CHS Manager Tony Kunowski was invited to contribute the following article to the November issue of Metropol
An old joke said “Keep New Zealand Green. Don’t tell the Kiwis anything!” More recently there has been vigorous debate nationwide, mainly inspired by our polluted waterways, on just how green NZ is and the validity of our country’s marketing mantra of “100% Pure”.
Locally the Canterbury Horticultural Society (CHS) has stimulated discussion on what our mantra of “The Garden City” means in the 21st century, post-earthquakes Christchurch. The Society’s Honorary Botanist, Colin Meurk , on a return flight home opined “ I look around the cabin and see busy or bored indifference while younger ones retreat into some virtual, anti-gardenesque reality. Yet they also are dependent on plants for food, amenity and inspiration.” Meurk’s vision of a future is that of “tussock-fern-lined river banks with weeping, golden kowhai brimming with melodious bellbirds and imagined parklands of totara and matai laden with kereru – go with a reinvented green, sustainable city, edgy, bold and beautiful – not a place from which young people leave in droves or pass through en route to ski-fields.”
Meanwhile Bailey Peryman, an aspiring urban farmer, decided to found Garden City 2.0 as the new and improved version of the Garden City (Christchurch), one “where a community food culture inspires the deep transformation to 21st century sustainability, health and wellbeing for all.” He envisages local, organic food grown in abundance.
Many others share Peryman’s vision and a Food Resilience Network (FRN) has emerged to foster a community-led development of locally grown and consumed food. Now the Christchurch City Council is also developing a Food Resilience Policy. Undoubtedly the “Edible Gardens” scheme initiated by the Shirley Papanui Community Board in 2013 and repeated in 2014 has provided a strong impetus to the Council’s support of the concept. The scheme was also a conduit for the continuation and growth of the Community Board’s relationship with local schools, community organisations and individuals through the support and encouragement of the next generation to grow their own food, nurture the environment, themselves and others.
The Board partnered with the CHS, ensuring that local residents, schools and communities who are passionate about their gardens were valued and supported by the Society’s expertise and knowledge. The Society’s judges were particularly impressed by the creativity and innovation shown by the schools as evidenced by the St Alban’s Catholic School’s recycled milk container “garden” of lettuces.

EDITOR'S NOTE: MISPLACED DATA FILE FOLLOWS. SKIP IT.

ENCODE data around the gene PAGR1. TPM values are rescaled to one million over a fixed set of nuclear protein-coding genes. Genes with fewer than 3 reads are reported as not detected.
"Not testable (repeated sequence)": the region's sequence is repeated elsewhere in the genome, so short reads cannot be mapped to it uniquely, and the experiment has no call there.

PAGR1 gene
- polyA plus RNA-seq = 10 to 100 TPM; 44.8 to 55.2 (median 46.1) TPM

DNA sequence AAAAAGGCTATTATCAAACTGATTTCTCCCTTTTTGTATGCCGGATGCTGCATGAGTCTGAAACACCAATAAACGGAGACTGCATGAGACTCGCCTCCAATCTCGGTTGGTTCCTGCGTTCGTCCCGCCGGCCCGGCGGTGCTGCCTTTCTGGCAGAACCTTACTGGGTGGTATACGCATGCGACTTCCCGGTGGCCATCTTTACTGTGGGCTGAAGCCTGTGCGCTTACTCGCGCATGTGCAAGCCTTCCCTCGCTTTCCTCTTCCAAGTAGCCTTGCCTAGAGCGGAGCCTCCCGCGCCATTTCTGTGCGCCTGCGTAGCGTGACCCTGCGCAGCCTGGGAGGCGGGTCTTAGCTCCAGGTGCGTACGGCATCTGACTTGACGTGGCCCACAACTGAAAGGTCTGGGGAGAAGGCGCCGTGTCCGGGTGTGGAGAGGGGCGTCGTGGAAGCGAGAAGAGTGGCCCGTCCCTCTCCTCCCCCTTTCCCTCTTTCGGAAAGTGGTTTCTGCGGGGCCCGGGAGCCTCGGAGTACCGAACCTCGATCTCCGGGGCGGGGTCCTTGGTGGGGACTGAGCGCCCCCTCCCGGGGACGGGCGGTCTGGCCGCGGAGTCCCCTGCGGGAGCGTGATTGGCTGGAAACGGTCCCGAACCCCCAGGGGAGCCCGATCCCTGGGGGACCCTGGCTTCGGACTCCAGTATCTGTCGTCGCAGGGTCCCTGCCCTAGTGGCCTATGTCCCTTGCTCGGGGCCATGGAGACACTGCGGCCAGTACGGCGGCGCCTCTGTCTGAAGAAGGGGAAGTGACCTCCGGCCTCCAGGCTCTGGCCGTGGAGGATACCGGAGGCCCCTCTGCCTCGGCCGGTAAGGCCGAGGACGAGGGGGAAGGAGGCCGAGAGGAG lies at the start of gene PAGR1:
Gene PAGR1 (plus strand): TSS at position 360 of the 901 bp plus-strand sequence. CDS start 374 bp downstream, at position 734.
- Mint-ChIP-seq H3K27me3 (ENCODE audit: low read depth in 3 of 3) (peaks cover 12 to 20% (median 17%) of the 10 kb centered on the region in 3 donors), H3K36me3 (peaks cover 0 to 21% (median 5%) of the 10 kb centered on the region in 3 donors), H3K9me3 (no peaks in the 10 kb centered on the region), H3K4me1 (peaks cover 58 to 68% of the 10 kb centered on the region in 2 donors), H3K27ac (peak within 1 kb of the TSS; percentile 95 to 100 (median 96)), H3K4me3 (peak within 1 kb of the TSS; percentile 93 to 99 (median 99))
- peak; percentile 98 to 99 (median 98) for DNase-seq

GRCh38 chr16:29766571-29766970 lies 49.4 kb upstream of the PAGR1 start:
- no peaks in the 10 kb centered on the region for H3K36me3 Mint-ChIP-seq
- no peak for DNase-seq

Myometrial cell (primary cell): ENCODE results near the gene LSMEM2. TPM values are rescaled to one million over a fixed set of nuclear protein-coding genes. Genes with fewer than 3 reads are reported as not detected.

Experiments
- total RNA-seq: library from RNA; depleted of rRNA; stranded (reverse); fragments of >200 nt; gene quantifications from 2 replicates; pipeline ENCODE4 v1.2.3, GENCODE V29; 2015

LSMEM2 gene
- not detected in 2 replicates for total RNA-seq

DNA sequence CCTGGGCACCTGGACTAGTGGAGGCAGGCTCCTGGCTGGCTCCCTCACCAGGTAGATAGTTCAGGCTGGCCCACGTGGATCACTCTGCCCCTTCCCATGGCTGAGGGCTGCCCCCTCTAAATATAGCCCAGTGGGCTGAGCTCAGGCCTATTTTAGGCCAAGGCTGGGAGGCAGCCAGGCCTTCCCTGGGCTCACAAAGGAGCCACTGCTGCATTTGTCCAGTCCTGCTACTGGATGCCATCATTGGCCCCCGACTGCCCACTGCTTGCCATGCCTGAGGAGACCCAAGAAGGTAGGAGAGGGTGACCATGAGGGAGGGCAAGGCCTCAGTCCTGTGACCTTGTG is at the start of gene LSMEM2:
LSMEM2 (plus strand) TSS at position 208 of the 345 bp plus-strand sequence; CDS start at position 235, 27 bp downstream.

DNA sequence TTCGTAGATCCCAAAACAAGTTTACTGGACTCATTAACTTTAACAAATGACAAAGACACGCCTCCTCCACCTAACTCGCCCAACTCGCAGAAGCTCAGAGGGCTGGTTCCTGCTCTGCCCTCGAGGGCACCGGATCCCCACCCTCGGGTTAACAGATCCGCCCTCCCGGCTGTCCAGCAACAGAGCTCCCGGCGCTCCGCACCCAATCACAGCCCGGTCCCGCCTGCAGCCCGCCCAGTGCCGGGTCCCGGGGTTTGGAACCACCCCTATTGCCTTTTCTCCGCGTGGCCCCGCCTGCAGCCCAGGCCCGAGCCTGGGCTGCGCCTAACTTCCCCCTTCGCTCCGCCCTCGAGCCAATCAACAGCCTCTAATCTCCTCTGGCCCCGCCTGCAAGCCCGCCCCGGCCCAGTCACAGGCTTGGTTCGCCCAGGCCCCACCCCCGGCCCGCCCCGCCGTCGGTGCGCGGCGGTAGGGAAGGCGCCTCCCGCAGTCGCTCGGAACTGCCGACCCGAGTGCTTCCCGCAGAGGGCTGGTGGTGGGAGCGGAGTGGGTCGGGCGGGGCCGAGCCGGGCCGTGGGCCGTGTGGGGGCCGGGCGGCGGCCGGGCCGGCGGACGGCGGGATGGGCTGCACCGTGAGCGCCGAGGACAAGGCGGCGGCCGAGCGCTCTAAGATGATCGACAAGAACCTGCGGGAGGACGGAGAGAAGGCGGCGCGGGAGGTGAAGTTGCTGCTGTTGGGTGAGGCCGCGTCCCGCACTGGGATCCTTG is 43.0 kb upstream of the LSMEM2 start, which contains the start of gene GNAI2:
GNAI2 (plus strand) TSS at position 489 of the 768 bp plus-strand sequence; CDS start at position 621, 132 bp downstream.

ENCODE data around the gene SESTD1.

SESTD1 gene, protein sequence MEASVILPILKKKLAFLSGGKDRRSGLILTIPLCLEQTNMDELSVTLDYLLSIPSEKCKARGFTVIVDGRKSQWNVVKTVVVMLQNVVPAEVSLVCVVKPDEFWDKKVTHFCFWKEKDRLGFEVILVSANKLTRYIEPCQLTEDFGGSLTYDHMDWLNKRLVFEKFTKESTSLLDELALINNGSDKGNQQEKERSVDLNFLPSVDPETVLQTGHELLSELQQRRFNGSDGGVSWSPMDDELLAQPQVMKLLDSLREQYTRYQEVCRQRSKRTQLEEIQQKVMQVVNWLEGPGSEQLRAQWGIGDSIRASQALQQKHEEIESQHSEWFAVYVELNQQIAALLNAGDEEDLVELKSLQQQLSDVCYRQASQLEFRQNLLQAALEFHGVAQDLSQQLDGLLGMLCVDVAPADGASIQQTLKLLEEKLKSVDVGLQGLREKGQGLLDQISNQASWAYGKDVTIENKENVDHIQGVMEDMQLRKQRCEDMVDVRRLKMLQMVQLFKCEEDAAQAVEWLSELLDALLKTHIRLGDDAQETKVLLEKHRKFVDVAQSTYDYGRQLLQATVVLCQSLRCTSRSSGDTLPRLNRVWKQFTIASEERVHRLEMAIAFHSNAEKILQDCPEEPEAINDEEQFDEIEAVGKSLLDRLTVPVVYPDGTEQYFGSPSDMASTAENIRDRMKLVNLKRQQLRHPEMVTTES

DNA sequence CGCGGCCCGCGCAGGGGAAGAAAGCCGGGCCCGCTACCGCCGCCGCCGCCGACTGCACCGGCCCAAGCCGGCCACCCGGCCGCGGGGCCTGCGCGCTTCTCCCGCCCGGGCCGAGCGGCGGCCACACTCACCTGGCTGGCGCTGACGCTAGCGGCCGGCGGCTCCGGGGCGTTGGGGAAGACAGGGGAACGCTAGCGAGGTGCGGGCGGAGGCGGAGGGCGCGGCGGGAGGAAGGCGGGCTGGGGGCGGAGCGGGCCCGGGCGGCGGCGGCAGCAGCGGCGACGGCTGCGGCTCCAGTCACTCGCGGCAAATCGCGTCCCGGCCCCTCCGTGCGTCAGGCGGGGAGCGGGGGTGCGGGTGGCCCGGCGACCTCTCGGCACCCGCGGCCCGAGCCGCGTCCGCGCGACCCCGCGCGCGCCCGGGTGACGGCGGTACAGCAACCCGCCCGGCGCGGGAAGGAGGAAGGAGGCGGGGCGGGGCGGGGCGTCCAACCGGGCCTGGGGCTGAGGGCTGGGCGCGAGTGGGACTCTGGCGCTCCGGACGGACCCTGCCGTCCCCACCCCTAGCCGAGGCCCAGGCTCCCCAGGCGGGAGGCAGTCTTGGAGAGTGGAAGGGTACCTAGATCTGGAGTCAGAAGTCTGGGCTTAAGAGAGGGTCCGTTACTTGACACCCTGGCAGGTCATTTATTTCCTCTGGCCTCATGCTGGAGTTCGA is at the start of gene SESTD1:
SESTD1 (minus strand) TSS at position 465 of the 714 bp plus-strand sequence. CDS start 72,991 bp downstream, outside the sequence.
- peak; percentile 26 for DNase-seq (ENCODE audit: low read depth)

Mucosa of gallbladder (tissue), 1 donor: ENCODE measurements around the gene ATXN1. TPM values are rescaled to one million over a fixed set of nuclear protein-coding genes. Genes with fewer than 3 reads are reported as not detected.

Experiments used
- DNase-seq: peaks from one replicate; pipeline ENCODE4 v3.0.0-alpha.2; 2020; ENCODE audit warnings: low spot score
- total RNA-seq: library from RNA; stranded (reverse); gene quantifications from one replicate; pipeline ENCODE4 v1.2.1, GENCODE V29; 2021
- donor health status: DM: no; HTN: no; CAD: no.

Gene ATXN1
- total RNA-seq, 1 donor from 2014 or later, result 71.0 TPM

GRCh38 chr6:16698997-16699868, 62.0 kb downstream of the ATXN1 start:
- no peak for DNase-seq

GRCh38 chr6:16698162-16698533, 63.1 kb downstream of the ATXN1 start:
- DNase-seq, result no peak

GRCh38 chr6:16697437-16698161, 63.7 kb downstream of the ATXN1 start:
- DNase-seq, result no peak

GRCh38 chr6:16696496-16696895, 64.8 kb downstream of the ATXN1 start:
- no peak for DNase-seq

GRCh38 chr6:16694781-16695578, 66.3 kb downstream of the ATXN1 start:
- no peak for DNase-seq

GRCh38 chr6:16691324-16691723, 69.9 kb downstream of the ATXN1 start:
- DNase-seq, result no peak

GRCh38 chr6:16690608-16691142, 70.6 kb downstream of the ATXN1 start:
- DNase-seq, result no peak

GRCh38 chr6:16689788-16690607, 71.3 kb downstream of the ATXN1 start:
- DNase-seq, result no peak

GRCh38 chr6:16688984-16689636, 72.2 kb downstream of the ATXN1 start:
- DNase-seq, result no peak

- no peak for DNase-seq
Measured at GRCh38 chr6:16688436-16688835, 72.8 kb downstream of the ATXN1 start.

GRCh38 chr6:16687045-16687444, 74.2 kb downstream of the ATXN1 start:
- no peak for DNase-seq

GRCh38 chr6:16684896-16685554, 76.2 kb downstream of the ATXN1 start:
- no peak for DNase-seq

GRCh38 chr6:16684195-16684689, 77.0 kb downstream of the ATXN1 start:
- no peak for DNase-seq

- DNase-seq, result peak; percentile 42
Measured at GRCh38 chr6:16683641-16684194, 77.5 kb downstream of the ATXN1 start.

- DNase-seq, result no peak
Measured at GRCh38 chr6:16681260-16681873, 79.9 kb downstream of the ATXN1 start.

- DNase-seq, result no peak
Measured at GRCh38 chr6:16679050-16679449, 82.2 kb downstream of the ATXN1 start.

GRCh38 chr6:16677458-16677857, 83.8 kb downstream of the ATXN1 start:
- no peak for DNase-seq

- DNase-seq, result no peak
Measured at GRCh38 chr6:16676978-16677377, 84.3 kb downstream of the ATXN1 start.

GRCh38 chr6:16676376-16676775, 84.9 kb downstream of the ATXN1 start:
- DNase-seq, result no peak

Established in 1861 the CHS recognises its unique position to assist and guide this rapidly emerging trend to home or community grown produce, especially with children and youth. “We want to transfer our knowledge and expertise and imbue youngsters with passion for growing their own fruit and vegetables” said CHS manager Tony Kunowski.
Supported by a Westpac sponsorship and Canterbury Community Trust grant the CHS has extended its Orchards in Schools programme in 2014 to 5 Christchurch schools – Oaklands, St Martin’s, Gilberthorpe, Northcote and Addington. The brainchild of long-serving CHS member Carole Anderton, the CHS engaged two mature Canterbury University and FRN members – Michael Tennant and Sasha Goburdhone – to manage the project which involved liaison with schools, identification and purchase of fruit and berry trees followed by the construction of the orchards with the children in each school. As much as possible they have selected fruits and berries to ensure a long harvest season to help maintain the children’s interest. In two years the sites will have come to fruition, becoming beautiful spaces covered with natives, herbs, vegetables, and fruit trees for the children and the local community to benefit from.
In March next year the CHS will host a School Gardens Show involving 12 primary and intermediate schools. “The introduction of the schools category to the 2014 Ellerslie International Flower Show was a huge success and given the loss of Ellerslie we wanted to maintain the momentum that this initiative had generated” said Kunowski. “We are pleased to have the support of Oderings Garden Centres as the major sponsor with further support from Intelligro and Christchurch Star”.
The schools will be required to prepare a brief to describe what their garden is intended to portray and they will be judged on four criteria – the wow factor, design & theme, educational elements and presentation. “The Show will be held over three days in the Horticultural Centre and we want it to be a gala event so have arranged Jed’s Rollickin’ Gelato and The Brew Crew to be on site” said Kunowski.